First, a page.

Both 2003 and 2004 should bring denser racks and blades that use four-way processor Intel Itanium 2 or Sun Ultrasparc 4 processors. Meanwhile, enterprises will see declining hardware prices and better management capabilities. If the plan comes together, IT may find blades give the department and the enterprise a real edge.


The Key is Software
The real question for IT managers isn't about hardware but software: When will the application-software soup be ready?

For enterprise pilot and evaluation programs, the time is now, according to Barbara Grimes, public relations manager for Intel's Itanium line. But for IT managers looking for mainstream, ready-to-deploy solutions for large enterprises, the time is more like "soon."

The first round of Itaniums found major deployment in the high-performance-computing segment—to companies designing airplane wings or simulating car crashes. For the Itanium 2, Grimes notes, deployments to mainstream enterprises will depend on the availability of software from the Big Six of application vendors: IBM DB2, Microsoft SQL Server, Oracle 9i, SAP, SAS and i2 (supply-chain management).

The news for SAP deployments, for example, is good. At press time, SAP had Itanium-ready beta and early-developer versions of R/3 in the field, and a production release was scheduled for summer. SAS's base platform of version 9.1 was Itanium 2 available in July; vertical solutions will roll out later in the year.

IBM's new version 8 of DB2 supporting the Itanium entered its public beta this summer and will have its production release by the end of 2002. Oracle 9i release 2 now supports Itanium 2; the 9i Application Sever release 2 is a few quarters away. About 100 additional applications, mostly developed in-house by enterprises, have been ported and are in production.

The remainder of the Big Six won't rush out the door soon. As Intel's Grimes admits, "Enterprise customers realize that software in this class goes through normal production cycles. It's during this cycle when publishers will add Itanium support." In other words, the majors will bring out Itanium-ready versions as their wares are ready. Also following this trend is Computer Associates, which will roll out Itanium 2-ready apps over the next few quarters.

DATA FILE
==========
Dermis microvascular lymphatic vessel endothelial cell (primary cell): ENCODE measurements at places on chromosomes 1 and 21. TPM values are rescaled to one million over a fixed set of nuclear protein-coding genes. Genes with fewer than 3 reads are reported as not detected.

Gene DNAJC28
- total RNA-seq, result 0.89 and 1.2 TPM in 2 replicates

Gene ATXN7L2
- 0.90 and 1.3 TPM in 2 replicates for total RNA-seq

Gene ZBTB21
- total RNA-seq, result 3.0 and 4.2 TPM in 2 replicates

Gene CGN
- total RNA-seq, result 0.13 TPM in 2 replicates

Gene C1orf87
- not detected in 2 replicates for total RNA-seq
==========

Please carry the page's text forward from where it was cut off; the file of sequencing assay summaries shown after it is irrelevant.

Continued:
Intel is hardly standing still, having newer Itanium versions (code-named Madison and Deerfield) slated for a 2003 introduction. Monticello, a socket-compatible processor, should follow in 2004, although historically, socket-compatible upgrades have offered dubious value.

However, IT managers shouldn't let the Itanium blindside them from considering other choices. Both Sun and IBM will continue improvements in their Ultrasparc and Power processors. Microsoft's .NET software, along with HP's HP-UX, will be a major force against the Itanium 2.

Clustering, already used by mainframes and a variety of servers, may produce even more stunning results. Oracle's Larry Ellison notes how $364,000 worth of Dell servers (eight servers running 32 Xeon processors each) can have the same transactional power as a pair of IBM z900 mainframes priced over $14 million.